What you need to know about:

Computed Tomography (CT) Scan

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Time it takes:
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Overview of

Computed Tomography (CT) Scan

in Thailand

A computed tomography (CT) scan is one of most commonly used diagnostic radiology procedures that involves a series of x-ray images taken from different angles around a patient’s body. These three-dimensional images are then processed by a computer to create cross-sectional images of the bones, blood vessels, and soft tissues, allowing for clear visualization of organs.

Goals of

Computed Tomography (CT) Scan

A CT scan is used to examine various organs in the body to detect any abnormalities as well as any masses or cysts, fracture of bones, infection, swelling or obstruction of blood vessels, etc. To monitor the results of treatment, such as in cancer patients after surgery, chemotherapy, and/or radiation. To determine the location for biopsy to test for cancer or location for drainage of fluid or pus from the body.

Price of

Computed Tomography (CT) Scan

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Pros and cons of

Computed Tomography (CT) Scan

Pros

-A CT scan provides detailed and accurate results with three-dimensional images that give more information for diagnosis than regular x-ray. CT scan helps detect more abnormalities and can diagnose complex diseases. The procedure does not take very long and is convenient.  

-Almost every partial CT scans take just a couple of seconds. On the other hand, a full-body CT scan could be done within 30 minutes. The speed aids in quickly finding internal bleeding and internal injuries enough to help save the patient’s life.  

-A CT scan has a less strict requirement for patients to stay completely motionless during the procedure. CT scans also have no prohibition on medical devices implanted inside the body.

Cons

 -Radiation levels emitted by CT scan machines greatly depends. This leads to a chance of breast cancer or lung cancer as the consequence. Also, DNA itself is damaged by X-Rays. The referring physician chooses the dosage strength since the federal government has no rules that limits the amount of radiation that a person may get during a CT scan.  

-Typically, CT scans are not suggested for women that are pregnant unless it is medically required. This is because of the possible risk to the baby inside the womb. Women must let the scan technician and doctor know if there is a possibility that they are carrying a baby. In addition to that, a woman faces a higher risk than men since the rays could damage their ovaries, whether pregnant or not.  

-Babies that are still nursed are possibly at risk from the contrast material inserted into their mother before CT scans. That is why before resuming breastfeeding; a mother must wait for at least 24 hours. Also, kids are very sensitive to radiation. That is why CT scans must not be done if it is not needed.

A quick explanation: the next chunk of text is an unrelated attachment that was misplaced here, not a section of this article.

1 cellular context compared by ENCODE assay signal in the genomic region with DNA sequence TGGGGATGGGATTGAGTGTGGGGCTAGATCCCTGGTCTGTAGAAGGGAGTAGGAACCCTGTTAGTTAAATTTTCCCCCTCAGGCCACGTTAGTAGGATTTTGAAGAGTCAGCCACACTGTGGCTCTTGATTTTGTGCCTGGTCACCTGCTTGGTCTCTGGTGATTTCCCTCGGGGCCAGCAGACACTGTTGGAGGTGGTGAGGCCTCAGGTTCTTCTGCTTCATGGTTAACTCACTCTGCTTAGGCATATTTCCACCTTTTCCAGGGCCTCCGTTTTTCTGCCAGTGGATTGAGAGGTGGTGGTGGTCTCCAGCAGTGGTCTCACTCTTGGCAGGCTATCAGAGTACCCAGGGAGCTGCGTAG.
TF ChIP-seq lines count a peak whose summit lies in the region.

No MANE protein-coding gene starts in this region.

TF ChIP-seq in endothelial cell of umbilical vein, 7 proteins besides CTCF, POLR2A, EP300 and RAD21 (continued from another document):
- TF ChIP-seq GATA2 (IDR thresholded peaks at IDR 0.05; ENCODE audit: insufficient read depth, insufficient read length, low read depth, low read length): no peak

How it works:

Computed Tomography (CT) Scan

You can have a CT scan done in a hospital or an outpatient facility. CT scans are painless and, with newer machines, take only a few minutes. The whole process typically takes about 30 minutes. Depending on the model, CT scanners are generally shaped like a large doughnut standing on its side. You lie on a narrow, motorized table that slides through the opening into a tunnel. Straps and pillows may be used to help you stay in position. During a head scan, the table may be fitted with a special cradle that holds your head still. While the table moves you into the scanner, detectors and the X-ray tube rotate around you. Each rotation yields several images of thin slices of your body. You may hear buzzing and whirring noises. A technologist in a separate room can see and hear you. You will be able to communicate with the technologist via intercom. The technologist may ask you to hold your breath at certain points to avoid blurring the images.

Preparation before

Computed Tomography (CT) Scan

Pre - treatment

Depending on which part of your body is being scanned, you may be asked to: -Take off some or all of your clothing and wear a hospital gown -Remove metal objects, such as a belt, jewelry, dentures and eyeglasses, which might interfere with image results -Refrain from eating or drinking for a few hours before your scan CT with Contrast In some special scenarios, A special dye called contrast material is needed for some CT scans to help highlight the areas of your body being examined. The contrast material blocks X-rays and appears white on images, which can help emphasize blood vessels, intestines or other structures. Contrast material might be given to you in different ways depending on part of the body that the scan will be focused on: -By mouth - If your esophagus or stomach is being scanned, you may need to swallow a liquid that contains contrast material. This drink may taste unpleasant. -By injection - Contrast agents can be injected through a vein in your arm to help your gallbladder, urinary tract, liver or blood vessels stand out on the images. You may experience a feeling of warmth during the injection or a metallic taste in your mouth. -By an enema - A contrast material may be inserted in your rectum to help visualize your intestines. This procedure can make you feel bloated and uncomfortable.

Recovery after

Computed Tomography (CT) Scan

Post - treatment